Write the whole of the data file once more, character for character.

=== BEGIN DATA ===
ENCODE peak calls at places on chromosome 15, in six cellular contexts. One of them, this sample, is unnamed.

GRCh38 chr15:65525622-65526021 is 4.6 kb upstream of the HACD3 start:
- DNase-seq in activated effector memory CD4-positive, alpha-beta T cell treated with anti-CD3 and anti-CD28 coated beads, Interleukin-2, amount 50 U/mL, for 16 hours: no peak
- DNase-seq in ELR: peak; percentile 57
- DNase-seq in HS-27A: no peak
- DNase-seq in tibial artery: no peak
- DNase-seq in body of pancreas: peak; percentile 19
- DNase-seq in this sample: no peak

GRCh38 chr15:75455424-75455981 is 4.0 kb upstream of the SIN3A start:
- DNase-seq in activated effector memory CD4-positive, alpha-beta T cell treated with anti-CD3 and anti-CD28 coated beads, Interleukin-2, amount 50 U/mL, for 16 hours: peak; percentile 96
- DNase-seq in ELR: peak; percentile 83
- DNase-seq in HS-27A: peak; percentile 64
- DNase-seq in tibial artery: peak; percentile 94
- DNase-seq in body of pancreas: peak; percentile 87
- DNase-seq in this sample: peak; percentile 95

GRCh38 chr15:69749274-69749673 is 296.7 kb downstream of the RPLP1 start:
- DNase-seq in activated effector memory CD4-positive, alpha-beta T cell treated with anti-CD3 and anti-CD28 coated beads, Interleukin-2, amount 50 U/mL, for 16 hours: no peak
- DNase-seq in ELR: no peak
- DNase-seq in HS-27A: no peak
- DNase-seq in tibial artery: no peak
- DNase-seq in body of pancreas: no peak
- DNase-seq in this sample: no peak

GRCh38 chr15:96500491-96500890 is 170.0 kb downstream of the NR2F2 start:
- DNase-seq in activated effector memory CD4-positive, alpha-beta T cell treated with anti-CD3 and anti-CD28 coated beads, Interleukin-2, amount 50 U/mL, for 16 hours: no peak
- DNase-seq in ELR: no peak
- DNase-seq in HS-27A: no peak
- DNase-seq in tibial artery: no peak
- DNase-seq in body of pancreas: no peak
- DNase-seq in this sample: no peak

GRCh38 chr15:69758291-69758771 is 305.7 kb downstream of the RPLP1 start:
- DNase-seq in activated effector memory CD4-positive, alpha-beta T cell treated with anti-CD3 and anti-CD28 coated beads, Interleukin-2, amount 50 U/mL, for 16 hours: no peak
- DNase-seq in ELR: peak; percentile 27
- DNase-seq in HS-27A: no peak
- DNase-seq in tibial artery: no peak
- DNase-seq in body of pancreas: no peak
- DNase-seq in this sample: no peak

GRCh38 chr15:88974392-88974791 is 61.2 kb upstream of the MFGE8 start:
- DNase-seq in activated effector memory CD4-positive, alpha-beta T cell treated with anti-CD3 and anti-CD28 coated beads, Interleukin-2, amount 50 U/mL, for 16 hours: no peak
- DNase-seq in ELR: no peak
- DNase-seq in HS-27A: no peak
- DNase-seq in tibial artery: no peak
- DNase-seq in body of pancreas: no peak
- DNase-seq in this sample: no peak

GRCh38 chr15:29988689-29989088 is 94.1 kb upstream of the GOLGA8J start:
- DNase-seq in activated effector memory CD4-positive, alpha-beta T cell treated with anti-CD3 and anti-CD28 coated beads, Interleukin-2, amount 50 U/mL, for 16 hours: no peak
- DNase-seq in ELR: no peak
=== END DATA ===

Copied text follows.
ENCODE peak calls at places on chromosome 15, in six cellular contexts. One of them, this sample, is unnamed.

GRCh38 chr15:65525622-65526021 is 4.6 kb upstream of the HACD3 start:
- DNase-seq in activated effector memory CD4-positive, alpha-beta T cell treated with anti-CD3 and anti-CD28 coated beads, Interleukin-2, amount 50 U/mL, for 16 hours: no peak
- DNase-seq in ELR: peak; percentile 57
- DNase-seq in HS-27A: no peak
- DNase-seq in tibial artery: no peak
- DNase-seq in body of pancreas: peak; percentile 19
- DNase-seq in this sample: no peak

GRCh38 chr15:75455424-75455981 is 4.0 kb upstream of the SIN3A start:
- DNase-seq in activated effector memory CD4-positive, alpha-beta T cell treated with anti-CD3 and anti-CD28 coated beads, Interleukin-2, amount 50 U/mL, for 16 hours: peak; percentile 96
- DNase-seq in ELR: peak; percentile 83
- DNase-seq in HS-27A: peak; percentile 64
- DNase-seq in tibial artery: peak; percentile 94
- DNase-seq in body of pancreas: peak; percentile 87
- DNase-seq in this sample: peak; percentile 95

GRCh38 chr15:69749274-69749673 is 296.7 kb downstream of the RPLP1 start:
- DNase-seq in activated effector memory CD4-positive, alpha-beta T cell treated with anti-CD3 and anti-CD28 coated beads, Interleukin-2, amount 50 U/mL, for 16 hours: no peak
- DNase-seq in ELR: no peak
- DNase-seq in HS-27A: no peak
- DNase-seq in tibial artery: no peak
- DNase-seq in body of pancreas: no peak
- DNase-seq in this sample: no peak

GRCh38 chr15:96500491-96500890 is 170.0 kb downstream of the NR2F2 start:
- DNase-seq in activated effector memory CD4-positive, alpha-beta T cell treated with anti-CD3 and anti-CD28 coated beads, Interleukin-2, amount 50 U/mL, for 16 hours: no peak
- DNase-seq in ELR: no peak
- DNase-seq in HS-27A: no peak
- DNase-seq in tibial artery: no peak
- DNase-seq in body of pancreas: no peak
- DNase-seq in this sample: no peak

GRCh38 chr15:69758291-69758771 is 305.7 kb downstream of the RPLP1 start:
- DNase-seq in activated effector memory CD4-positive, alpha-beta T cell treated with anti-CD3 and anti-CD28 coated beads, Interleukin-2, amount 50 U/mL, for 16 hours: no peak
- DNase-seq in ELR: peak; percentile 27
- DNase-seq in HS-27A: no peak
- DNase-seq in tibial artery: no peak
- DNase-seq in body of pancreas: no peak
- DNase-seq in this sample: no peak

GRCh38 chr15:88974392-88974791 is 61.2 kb upstream of the MFGE8 start:
- DNase-seq in activated effector memory CD4-positive, alpha-beta T cell treated with anti-CD3 and anti-CD28 coated beads, Interleukin-2, amount 50 U/mL, for 16 hours: no peak
- DNase-seq in ELR: no peak
- DNase-seq in HS-27A: no peak
- DNase-seq in tibial artery: no peak
- DNase-seq in body of pancreas: no peak
- DNase-seq in this sample: no peak

GRCh38 chr15:29988689-29989088 is 94.1 kb upstream of the GOLGA8J start:
- DNase-seq in activated effector memory CD4-positive, alpha-beta T cell treated with anti-CD3 and anti-CD28 coated beads, Interleukin-2, amount 50 U/mL, for 16 hours: no peak
- DNase-seq in ELR: no peak